Procrastination is natural and widespread. Many of us experience it frequently.
As an entrepreneur and writer, I learnt to refrain from procrastination by motivating myself with deliberate actions. Even when they seem to be hurting, taking mindful steps helped me overcome my fear, anxiety, and fatigue.
Learning to deal with procrastination effectively can be a critical success factor for many of us to produce more and attract more opportunities.
Procrastination is a natural tendency and may have many underlying causes.
The symptoms usually manifest as fatigue, lack of appetite, and craving for comfort.
Our primitive brain in the survival model can manufacture a myriad of excuses.
I deal with procrastination kindly, deliberately, and compassionately.
For example, as soon as noticing my mind dwelling into the default procrastination mode, I try to have a friendly conversation with myself and kindly ask my neo-cortex to take over. This conscious prompt can activate the action centre in the brain.
Most of the time, my healthy neo-cortex takes over nicely, and the reptilian brain quietens. The mighty limbic system stops supporting the reptilian part and starts helping the neo-cortex. With this winning transition, I feel the balance manifesting as motivation.
Emotions play an essential role in dealing with procrastination.
Learning how to stop procrastinating in earlier days of life, helped me meet new people, create new opportunities, and become grateful for my blessings.
Awareness of rewards can be an excellent learning tool which can help us move from procrastination to action mode. This awareness can be a success factor for us to be productive and prolific.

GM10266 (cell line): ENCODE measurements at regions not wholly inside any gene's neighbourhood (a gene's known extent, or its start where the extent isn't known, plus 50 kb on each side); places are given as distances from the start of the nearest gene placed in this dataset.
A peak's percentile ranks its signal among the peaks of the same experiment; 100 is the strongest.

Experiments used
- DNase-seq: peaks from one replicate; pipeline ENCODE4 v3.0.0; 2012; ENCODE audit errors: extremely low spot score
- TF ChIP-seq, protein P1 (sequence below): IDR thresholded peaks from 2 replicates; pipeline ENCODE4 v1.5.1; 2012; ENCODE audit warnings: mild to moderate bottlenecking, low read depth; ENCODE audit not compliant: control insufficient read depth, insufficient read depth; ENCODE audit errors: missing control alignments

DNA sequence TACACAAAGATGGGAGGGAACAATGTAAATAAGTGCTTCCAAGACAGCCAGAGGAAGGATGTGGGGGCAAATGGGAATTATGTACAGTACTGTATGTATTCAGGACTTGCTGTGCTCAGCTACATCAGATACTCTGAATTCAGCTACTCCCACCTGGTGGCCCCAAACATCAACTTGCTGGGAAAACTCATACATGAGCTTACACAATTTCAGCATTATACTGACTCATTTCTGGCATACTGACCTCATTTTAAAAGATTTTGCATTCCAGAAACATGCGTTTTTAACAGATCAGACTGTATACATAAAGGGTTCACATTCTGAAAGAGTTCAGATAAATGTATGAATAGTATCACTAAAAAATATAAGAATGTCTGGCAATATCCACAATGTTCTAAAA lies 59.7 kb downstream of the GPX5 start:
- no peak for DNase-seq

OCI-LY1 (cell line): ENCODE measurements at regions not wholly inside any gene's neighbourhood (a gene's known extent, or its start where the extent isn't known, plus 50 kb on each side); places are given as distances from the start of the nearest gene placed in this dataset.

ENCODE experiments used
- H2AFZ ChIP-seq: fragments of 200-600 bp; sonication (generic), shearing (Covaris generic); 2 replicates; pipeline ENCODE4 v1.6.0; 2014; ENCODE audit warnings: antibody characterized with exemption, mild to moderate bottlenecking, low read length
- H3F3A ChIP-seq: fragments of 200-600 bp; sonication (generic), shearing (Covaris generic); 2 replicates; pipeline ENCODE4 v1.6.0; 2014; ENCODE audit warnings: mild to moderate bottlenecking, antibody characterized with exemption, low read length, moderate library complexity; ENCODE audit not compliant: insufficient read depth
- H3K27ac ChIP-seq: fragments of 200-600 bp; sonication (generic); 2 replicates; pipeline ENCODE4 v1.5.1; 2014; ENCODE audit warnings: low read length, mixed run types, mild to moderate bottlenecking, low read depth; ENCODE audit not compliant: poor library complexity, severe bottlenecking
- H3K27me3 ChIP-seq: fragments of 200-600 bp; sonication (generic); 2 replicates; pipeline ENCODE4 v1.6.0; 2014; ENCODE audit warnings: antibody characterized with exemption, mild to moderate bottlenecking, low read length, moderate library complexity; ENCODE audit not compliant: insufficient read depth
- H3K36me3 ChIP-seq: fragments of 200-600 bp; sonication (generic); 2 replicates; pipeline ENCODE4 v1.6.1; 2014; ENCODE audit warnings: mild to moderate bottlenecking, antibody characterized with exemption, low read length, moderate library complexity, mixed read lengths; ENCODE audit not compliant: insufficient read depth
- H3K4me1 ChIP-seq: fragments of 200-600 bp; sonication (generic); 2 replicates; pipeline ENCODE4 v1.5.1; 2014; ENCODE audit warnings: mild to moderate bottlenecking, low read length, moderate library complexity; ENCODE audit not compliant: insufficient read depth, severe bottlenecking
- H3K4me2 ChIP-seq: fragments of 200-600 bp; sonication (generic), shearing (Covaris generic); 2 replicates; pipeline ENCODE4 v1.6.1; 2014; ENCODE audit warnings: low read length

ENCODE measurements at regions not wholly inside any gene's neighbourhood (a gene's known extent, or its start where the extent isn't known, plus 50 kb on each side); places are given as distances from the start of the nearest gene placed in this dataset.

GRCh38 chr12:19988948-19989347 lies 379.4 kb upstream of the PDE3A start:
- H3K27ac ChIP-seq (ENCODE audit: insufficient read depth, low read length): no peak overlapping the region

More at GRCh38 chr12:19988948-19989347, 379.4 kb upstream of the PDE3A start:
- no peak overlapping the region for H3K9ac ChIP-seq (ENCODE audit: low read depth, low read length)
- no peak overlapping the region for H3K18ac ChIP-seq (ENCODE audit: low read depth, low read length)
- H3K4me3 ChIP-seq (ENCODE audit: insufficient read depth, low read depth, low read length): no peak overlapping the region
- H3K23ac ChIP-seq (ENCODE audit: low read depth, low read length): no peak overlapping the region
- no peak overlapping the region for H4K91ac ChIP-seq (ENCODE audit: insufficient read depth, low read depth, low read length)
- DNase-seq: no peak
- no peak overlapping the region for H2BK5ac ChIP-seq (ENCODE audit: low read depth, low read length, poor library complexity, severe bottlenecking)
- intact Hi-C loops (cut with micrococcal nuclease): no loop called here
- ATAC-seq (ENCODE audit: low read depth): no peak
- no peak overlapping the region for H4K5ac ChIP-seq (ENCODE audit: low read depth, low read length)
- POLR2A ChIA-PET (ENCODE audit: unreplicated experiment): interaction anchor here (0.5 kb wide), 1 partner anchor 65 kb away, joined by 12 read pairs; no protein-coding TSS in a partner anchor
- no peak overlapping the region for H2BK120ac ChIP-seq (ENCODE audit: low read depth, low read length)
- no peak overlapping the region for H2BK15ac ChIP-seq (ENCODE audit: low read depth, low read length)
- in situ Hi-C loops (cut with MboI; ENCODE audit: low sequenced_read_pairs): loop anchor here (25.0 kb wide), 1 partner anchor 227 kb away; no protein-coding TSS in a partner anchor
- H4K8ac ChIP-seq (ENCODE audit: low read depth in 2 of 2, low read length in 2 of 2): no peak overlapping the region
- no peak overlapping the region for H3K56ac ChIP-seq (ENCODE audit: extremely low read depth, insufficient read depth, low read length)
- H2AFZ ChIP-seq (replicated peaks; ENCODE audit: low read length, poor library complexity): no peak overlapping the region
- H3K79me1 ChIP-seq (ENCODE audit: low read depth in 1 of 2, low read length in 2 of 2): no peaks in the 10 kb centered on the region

This approach helped me clear my task backlog efficiently and effortlessly. As mentioned in my agile and design thinking practices, I dump all my tasks in a backlog. Check my tips on doing less achieving more.
As time goes, some tasks go to the top of the list and some sink to the bottom.
My priorities are determining factors for these task promotions, demotions, fluctuating ups and downs.
As a principle, if a task requires further analysis, deeper thinking, and detailed planning, I usually allocate an opportune time to undertake it and act on it when that time comes. This practice removes the fear of big tasks especially when my energy level is not up to scratch.
Developing a plan, setting the priorities, and acting on the plan can be excellent success factors in our writing endeavours. Plans can be seen as mental rehearsals and can help us achieve our goals effectively and productively.
Another method which I adopted from my technology career was to deconstruct the task to smaller chunks and tackle them in priority order, component by component, if the task cannot be completed immediately.
Deconstructing tasks are like the metaphor of eating an elephant. Rather than seeing the whole beast, we eat such a big thing one bite at a time. This simple metaphor play an important role in beating the procrastination effectively.
The takeaway point: never leave tasks at hand if they can be done in a few minutes.
Thank you for reading my perspectives.
If you enjoy this article, you might also check my other leadership articles published on News Break.
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